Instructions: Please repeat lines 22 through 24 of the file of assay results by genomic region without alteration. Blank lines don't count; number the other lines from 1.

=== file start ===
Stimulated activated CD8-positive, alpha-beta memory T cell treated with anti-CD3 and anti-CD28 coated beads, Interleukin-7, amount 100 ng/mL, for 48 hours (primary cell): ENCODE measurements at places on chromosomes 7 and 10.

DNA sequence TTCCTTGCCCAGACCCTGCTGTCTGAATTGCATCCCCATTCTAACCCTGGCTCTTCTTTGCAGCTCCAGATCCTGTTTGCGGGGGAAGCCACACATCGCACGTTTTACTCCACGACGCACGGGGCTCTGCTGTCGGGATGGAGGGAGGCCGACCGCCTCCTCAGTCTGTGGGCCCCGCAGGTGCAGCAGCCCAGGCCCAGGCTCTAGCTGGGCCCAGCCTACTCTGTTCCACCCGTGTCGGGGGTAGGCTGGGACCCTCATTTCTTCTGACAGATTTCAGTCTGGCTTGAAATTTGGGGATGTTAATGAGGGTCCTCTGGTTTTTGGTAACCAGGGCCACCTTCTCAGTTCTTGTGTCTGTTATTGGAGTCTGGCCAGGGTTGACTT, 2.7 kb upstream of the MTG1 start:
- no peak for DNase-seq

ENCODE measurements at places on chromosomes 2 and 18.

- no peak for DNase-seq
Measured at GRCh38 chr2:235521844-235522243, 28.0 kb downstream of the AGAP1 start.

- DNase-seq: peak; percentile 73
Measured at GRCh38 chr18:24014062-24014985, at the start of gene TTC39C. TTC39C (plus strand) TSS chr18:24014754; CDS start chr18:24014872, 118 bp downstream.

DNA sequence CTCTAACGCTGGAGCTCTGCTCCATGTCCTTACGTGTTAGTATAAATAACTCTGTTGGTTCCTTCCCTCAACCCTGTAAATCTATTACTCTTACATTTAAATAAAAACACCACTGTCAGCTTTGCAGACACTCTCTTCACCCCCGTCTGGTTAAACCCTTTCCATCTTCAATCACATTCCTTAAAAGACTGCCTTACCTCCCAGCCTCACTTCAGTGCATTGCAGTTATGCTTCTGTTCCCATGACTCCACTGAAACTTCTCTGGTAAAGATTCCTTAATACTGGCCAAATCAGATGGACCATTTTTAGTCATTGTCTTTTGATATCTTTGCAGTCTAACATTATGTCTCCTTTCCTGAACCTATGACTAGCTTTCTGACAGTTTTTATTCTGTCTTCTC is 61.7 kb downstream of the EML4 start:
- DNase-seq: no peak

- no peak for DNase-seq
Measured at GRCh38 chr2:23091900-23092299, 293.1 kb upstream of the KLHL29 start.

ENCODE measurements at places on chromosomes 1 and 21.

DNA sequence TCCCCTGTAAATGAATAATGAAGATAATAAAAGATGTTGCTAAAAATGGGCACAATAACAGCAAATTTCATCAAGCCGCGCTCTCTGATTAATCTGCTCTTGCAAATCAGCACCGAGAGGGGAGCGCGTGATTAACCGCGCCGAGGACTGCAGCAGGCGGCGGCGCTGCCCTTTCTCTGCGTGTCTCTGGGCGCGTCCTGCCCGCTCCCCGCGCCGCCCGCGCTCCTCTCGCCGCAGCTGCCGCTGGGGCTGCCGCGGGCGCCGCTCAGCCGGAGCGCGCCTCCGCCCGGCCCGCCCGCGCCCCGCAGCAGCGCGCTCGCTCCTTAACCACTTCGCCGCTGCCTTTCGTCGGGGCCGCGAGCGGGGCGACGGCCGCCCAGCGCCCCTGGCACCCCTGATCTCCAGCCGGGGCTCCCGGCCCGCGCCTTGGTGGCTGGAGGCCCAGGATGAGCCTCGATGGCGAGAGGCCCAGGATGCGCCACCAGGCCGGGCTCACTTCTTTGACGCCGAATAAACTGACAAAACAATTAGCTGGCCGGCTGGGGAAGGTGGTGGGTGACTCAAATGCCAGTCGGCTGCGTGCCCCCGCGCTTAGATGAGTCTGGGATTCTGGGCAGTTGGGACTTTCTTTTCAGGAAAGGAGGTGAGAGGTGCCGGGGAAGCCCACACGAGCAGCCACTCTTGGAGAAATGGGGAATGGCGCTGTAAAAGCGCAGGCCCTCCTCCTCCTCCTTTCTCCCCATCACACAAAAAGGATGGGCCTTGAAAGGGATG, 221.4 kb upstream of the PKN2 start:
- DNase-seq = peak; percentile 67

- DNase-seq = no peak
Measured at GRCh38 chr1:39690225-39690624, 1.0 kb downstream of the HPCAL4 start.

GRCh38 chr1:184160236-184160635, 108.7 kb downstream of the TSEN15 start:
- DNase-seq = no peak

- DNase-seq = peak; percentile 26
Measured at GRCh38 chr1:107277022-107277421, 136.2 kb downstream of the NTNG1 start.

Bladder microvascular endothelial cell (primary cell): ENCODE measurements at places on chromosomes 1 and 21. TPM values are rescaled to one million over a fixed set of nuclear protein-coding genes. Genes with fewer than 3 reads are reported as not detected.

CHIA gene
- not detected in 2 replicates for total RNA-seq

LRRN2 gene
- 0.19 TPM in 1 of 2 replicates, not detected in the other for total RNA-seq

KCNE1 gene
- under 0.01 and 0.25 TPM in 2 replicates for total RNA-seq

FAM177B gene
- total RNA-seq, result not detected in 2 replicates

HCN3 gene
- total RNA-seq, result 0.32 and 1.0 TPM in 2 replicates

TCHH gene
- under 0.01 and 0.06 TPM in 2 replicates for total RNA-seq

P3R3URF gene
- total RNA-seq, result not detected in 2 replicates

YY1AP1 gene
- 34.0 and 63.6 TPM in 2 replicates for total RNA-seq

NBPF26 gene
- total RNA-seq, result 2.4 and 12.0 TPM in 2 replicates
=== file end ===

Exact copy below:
Bladder microvascular endothelial cell (primary cell): ENCODE measurements at places on chromosomes 1 and 21. TPM values are rescaled to one million over a fixed set of nuclear protein-coding genes. Genes with fewer than 3 reads are reported as not detected.

CHIA gene
- not detected in 2 replicates for total RNA-seq